Sask. cuts back tax-free tobacco on reserves

Saskatchewan is limiting the amount of tax-free tobacco sold on First Nations.

Saskatchewan is lowering the amount of tax-free tobacco available for sale to Aboriginal people in the province.

Effective July 1, Status Indians holding a treaty card can buy up to one carton of tobacco, or about 200 cigarettes a week, tax free.

Previously, First Nations smokers could buy up to three cartons of cigarettes a week.

The move, announced in the March 2010 budget, is part of an effort to recapture $5-milliion to $7-million in annual taxation revenue the province estimates it loses to black market tobacco sales and inter-provincial smuggling.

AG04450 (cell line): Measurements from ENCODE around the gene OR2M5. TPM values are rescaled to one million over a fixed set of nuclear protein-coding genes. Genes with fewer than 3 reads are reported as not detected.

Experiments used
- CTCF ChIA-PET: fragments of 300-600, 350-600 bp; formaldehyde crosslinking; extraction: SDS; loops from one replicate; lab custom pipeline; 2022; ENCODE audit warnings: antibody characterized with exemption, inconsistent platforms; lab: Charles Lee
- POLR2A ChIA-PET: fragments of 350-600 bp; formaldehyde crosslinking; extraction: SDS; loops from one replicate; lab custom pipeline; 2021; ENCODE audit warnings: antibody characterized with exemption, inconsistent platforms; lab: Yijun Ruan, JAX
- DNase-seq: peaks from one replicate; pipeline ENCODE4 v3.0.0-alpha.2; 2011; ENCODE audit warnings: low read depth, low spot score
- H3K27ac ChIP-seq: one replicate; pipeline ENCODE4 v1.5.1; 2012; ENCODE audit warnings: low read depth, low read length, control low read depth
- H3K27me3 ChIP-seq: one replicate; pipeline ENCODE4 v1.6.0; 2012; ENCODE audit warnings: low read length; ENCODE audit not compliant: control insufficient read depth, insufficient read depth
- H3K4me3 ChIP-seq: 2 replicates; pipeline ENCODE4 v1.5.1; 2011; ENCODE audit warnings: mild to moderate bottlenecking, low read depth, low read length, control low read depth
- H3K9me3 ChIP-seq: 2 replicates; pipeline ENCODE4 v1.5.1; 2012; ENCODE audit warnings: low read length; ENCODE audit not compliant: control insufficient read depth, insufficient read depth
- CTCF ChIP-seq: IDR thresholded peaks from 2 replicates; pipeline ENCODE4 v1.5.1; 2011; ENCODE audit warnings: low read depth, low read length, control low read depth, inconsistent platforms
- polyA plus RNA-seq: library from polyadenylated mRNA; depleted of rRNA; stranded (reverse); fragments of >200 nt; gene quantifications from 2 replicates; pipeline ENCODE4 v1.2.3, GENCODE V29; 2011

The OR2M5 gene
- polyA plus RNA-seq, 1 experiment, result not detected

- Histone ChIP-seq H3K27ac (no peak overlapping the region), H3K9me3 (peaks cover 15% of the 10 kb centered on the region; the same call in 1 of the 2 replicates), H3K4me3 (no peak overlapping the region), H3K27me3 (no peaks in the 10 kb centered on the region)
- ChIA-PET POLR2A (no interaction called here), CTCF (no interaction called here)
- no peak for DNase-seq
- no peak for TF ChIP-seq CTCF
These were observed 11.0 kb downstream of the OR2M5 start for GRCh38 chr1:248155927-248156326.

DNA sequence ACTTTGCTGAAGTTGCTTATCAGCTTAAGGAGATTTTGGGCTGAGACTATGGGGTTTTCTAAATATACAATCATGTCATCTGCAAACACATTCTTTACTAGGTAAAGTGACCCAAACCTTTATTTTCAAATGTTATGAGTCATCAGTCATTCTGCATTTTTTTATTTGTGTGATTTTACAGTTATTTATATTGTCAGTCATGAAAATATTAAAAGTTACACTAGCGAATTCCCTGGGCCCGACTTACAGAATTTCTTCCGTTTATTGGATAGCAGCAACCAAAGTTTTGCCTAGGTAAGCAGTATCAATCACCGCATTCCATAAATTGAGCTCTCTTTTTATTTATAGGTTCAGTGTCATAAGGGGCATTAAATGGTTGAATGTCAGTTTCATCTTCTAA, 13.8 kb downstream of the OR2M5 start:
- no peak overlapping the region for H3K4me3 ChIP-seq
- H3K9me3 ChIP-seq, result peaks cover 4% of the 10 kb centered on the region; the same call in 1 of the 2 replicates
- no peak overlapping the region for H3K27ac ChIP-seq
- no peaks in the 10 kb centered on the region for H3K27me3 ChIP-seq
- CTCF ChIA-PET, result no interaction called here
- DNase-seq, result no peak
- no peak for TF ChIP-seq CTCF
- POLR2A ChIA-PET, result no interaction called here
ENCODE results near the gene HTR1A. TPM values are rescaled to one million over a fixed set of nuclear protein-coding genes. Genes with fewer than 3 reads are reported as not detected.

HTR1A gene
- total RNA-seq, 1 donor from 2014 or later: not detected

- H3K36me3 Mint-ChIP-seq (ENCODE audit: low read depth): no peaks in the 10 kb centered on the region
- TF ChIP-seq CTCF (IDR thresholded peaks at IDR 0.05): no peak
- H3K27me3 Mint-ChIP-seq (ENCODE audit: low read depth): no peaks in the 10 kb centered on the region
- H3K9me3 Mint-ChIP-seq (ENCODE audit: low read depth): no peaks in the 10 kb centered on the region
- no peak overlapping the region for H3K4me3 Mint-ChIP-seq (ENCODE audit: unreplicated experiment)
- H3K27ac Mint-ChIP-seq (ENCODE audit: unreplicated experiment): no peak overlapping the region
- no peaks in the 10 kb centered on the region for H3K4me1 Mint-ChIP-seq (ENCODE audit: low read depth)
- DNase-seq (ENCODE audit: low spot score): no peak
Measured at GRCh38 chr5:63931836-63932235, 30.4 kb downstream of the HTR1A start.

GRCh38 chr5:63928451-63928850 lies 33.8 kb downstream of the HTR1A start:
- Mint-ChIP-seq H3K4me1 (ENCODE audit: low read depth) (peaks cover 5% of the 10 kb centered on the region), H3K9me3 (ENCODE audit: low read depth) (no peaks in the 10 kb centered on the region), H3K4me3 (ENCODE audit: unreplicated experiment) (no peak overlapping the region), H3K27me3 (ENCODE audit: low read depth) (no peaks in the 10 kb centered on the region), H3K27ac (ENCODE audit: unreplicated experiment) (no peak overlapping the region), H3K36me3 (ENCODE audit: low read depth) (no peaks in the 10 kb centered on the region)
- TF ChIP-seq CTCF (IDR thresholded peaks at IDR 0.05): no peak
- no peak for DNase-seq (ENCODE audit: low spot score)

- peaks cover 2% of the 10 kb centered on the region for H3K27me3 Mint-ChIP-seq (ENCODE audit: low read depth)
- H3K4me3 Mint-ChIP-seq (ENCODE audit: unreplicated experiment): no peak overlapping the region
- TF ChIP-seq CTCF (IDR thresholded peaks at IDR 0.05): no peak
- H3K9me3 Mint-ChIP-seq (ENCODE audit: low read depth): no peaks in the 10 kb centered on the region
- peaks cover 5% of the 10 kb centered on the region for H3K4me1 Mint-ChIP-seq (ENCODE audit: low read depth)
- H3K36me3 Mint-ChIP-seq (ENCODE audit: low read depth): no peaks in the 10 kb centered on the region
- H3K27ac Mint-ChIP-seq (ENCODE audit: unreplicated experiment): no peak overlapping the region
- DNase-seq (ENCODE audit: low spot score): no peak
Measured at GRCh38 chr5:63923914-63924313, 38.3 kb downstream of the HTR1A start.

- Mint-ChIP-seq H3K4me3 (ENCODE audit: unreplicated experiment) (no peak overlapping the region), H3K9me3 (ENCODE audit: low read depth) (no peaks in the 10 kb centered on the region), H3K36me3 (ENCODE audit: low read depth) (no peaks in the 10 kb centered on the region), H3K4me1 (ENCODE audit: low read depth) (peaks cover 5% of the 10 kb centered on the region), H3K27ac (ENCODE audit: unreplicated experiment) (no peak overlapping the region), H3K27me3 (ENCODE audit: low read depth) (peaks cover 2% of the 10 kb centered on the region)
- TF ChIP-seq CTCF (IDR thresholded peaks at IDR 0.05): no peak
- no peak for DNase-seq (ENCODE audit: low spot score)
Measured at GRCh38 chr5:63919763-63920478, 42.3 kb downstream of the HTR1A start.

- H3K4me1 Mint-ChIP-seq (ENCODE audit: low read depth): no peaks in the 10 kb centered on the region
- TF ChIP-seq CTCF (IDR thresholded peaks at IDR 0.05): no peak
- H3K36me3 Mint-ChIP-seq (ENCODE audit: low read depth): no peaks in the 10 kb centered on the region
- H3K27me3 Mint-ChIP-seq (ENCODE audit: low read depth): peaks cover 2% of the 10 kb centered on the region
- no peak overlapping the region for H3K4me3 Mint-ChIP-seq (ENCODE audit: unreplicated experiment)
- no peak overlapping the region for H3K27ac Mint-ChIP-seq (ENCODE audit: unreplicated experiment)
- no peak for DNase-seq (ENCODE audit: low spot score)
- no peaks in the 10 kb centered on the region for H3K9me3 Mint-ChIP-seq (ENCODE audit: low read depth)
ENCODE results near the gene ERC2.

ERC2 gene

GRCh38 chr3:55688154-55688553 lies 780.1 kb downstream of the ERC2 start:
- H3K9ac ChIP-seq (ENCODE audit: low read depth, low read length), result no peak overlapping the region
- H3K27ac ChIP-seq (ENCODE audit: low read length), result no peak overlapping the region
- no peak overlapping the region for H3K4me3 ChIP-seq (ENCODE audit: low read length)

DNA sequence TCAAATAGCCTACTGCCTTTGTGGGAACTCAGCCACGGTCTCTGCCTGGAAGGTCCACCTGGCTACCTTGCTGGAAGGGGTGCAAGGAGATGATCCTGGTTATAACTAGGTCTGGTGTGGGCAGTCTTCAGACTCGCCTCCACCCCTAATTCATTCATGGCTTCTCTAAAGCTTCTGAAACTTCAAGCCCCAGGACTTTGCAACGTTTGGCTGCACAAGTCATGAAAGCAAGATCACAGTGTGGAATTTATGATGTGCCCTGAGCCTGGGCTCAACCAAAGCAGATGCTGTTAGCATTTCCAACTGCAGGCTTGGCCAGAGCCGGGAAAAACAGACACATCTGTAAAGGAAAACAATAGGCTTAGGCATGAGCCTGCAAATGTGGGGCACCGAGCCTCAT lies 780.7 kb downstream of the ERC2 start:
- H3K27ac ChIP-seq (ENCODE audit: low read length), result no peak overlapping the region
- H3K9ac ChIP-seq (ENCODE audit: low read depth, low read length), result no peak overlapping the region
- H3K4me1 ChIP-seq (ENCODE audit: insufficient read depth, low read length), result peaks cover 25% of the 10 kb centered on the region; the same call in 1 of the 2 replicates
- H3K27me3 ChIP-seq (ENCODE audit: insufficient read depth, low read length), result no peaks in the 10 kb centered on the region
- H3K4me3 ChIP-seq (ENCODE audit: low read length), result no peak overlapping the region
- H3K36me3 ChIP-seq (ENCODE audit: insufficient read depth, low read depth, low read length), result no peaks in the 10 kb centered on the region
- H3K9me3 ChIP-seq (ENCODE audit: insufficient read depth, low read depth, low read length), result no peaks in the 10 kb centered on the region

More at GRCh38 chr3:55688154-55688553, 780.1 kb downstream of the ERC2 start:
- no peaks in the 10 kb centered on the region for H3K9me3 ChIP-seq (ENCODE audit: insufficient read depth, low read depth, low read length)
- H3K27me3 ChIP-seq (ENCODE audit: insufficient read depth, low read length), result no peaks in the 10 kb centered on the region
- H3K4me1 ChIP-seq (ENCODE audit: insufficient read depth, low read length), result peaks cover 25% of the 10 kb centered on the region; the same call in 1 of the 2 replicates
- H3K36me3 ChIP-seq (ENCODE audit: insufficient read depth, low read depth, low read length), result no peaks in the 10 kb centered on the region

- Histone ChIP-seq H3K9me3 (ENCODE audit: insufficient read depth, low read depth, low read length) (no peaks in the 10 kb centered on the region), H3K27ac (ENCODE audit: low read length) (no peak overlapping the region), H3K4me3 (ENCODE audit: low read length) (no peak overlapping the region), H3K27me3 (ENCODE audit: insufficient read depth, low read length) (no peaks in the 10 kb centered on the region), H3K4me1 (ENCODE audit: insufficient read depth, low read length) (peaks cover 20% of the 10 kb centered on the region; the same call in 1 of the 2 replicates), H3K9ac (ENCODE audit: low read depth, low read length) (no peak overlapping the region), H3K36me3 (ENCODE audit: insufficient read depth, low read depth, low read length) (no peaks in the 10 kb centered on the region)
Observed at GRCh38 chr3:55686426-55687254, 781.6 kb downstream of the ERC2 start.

The new lower limits on tax-free tobacco sold on reserve will take effect on July 1.

Packages of cigarettes and fine cut tobacco that are purchased tax-free on-reserve by Status Indians will also have peach-coloured tear-tape markings to distinguish them from the beige-coloured tear-tapes used on tobacco products that are taxed.

The move should help prevent tax-free tobacco from being sold to the general public. "These changes are part of the government's overall tobacco strategy to help reduce tobacco usage in Saskatchewan," Finance Minister Rod Gantefoer said.

Finance Department spokesman Randy Burton said the government is also working on improving the computerized system it uses to monitor sales of tax-free tobacco on reserves.